Anderson v Commissioner of Police  QSC 254
On 22 November 2013, following a jury trial, the Supreme Court of Queensland sentenced Mr. Tony Anderson to serve effectively 8 years imprisonment for a ‘serious violent offence’. The court also disqualified him indefinitely from holding or obtaining a drivers licence.
On 12 October 2021, in Anderson v Commissioner of Police  QSC 254, Her Honour Justice Bowskill SJA of the Supreme Court of Queensland revoked the absolute disqualification, allowing Mr Anderson the privilege of being able to drive.
The application was made pursuant to section 131(10) of the Transport Operations (Road Use Management) Act which provides:
“A person who has been disqualified, by operation of law or an order, from holding or obtaining a Queensland driver licence absolutely or for a period of more than 2 years, may, at any time after the expiration of 2 years from the start of the disqualification period, apply for the disqualification to be removed.”
As such, an order under section 131(10) is subject to judicial discretion having regard to a number of factors as set out in section 131(14) below:
“Upon hearing any such application, the judge of the Supreme Court … may, as is thought proper, having regard to the character of the person disqualified and the person’s conduct subsequent to the order, the nature of the offence, and any other circumstances of the case, either by order remove the disqualification as from such date as may be specified in the order or refuse the application.” (emphasis added)
Any unsuccessful applicant is unable to apply again for this order for a further 12 months.
It was submitted on behalf of Mr Anderson that it was in the interests of justice in an overall sense for Her Honour Justice Bowskill to revoke the disqualification. This was having regard to the evidence that Mr Anderson had, among other things, taken significant steps to re-connect with his family, found gainful employment, and showed a demonstrable change in character since his offending in April 2012.
It was submitted that, without a licence, the applicant was cut off from large sectors of employment (he worked as a forklift driver/labourer and was missing opportunity for work in more rural areas). The applicant had further completed a number of university and TAFE courses and whilst incarcerated he had completed The Sycamore Tree Project with Prison Fellowship Australia and a substance intervention rehabilitation program with the Salvation Army.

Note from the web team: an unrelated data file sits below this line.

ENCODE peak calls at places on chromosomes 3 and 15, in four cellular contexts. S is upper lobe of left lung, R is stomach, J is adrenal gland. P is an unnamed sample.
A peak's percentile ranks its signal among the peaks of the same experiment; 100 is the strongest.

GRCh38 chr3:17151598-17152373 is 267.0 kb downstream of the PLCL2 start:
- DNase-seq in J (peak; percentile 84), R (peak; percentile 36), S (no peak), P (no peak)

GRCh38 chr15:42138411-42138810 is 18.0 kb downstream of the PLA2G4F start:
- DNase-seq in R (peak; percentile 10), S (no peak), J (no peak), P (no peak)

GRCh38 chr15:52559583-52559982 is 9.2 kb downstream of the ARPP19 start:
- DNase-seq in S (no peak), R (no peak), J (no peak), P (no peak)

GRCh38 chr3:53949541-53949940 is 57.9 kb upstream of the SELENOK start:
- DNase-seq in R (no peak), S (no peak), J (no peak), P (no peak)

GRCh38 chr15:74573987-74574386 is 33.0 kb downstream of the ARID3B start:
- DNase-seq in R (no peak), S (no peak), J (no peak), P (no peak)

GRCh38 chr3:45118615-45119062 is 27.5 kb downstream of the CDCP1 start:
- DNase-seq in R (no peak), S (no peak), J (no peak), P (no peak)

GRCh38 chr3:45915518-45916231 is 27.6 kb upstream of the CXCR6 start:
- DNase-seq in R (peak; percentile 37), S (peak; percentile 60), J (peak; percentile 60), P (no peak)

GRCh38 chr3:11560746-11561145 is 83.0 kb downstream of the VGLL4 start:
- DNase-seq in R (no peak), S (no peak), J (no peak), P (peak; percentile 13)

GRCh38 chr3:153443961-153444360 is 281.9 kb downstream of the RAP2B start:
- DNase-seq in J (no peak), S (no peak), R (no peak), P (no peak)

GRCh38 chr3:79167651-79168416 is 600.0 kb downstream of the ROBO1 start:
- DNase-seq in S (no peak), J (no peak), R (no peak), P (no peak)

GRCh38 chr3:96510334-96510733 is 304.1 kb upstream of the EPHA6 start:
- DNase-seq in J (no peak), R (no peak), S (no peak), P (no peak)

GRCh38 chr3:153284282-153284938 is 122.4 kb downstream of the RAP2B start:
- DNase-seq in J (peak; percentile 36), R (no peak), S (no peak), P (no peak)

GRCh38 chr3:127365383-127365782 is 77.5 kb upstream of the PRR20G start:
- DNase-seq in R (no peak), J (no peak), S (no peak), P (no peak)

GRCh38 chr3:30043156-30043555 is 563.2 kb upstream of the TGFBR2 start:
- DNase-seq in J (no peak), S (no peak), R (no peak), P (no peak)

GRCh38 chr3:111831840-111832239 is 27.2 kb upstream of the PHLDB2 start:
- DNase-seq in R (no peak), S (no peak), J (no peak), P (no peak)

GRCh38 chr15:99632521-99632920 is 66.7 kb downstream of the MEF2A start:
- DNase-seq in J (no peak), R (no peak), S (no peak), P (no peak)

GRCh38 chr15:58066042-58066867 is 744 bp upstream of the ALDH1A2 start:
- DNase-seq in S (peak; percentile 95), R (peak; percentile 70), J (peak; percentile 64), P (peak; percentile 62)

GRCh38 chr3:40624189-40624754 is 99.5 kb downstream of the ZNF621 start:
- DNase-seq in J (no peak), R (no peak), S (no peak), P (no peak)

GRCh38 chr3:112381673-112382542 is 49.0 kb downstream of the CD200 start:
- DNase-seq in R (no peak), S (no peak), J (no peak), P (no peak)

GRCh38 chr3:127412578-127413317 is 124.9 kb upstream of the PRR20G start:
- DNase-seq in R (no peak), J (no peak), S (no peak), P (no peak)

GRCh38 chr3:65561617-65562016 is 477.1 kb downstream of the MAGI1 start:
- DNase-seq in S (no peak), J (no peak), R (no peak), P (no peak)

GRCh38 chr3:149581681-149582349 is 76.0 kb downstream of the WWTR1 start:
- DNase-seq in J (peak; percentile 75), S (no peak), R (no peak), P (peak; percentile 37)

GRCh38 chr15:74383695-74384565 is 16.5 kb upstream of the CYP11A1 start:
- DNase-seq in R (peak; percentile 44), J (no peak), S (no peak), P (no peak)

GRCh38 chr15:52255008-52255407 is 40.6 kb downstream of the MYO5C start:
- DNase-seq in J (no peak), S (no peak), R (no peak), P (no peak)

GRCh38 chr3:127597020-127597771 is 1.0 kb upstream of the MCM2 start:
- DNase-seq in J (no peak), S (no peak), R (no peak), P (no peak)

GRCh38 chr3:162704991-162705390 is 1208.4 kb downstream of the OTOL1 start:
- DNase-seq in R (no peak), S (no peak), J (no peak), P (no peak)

The Commissioner of Police opposed the application on the basis that, while Mr Anderson had taken meaningful steps to re-integrate into the community, the application was premature. It was submitted that Mr Anderson had only been in the community for a period of 10 months and as such Mr Anderson had not spent sufficient time in the community to justify the revocation of the order.
Her Honour Justice Bowskill SJA was persuaded that it was “thought proper” for the licence disqualification to be revoked. Her Honour summarised the factors which supported the application in paragraph 36 of her judgment:
“In the present case, there are a number of factors which supports the exercise of the discretion to remove the disqualification now, namely:
- the particular nature of the offending behaviour;
- the absence of traffic history or otherwise;
- the lengthy period of imprisonment the applicant has already served, which is the significant punishment for his offending, and should be seen to satisfy the community’s demand for punishment;
- that the applicant has not reoffended, or acted in breach of the disqualification, since his release from custody, and has been curtailed by the disqualification for 10 months since his release from custody;
- the efforts the applicant has already made, since his release from custody, to obtain employment, including by obtaining a qualification in order to do so, which demonstrate a good work ethic, and a willingness to put into action his words about wishing to make a better life for himself and his family, and become a productive member of the community;
- that the applicant’s efforts in that regard are all the more commendable, given the significant periods of time he has spent in custody since he was 17 years of age;
- the evidence of the applicant’s engagement in education programs, whilst in custody, which is consistent with the applicant’s description of himself as having matured since he committed the 2012 offences which lead to the disqualification;
- the practical reality that the applicant will be impeded in the range and type of work he is able to obtain, and keep, without the ability to obtain a driver licence;
- that the community’s demand for punishment is appropriately to be balanced with the community’s interest in facilitating the rehabilitation of offenders; and,
- to that end, that it is in the interests of the community that the applicant be able to work, so that he has the opportunity and incentive to be and remain a self-sufficient, law abiding and productive member of the community.” (emphasis added)
The decision is an encouraging and uplifting story about a member of our community who has previously spent most of his adult life incarcerated. The ability to drive will greatly further his endeavours to become a productive and valuable member of society and will further his endeavours to, “sincerely trying to start my life again”.
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This article was written with consent for publication from the party involved.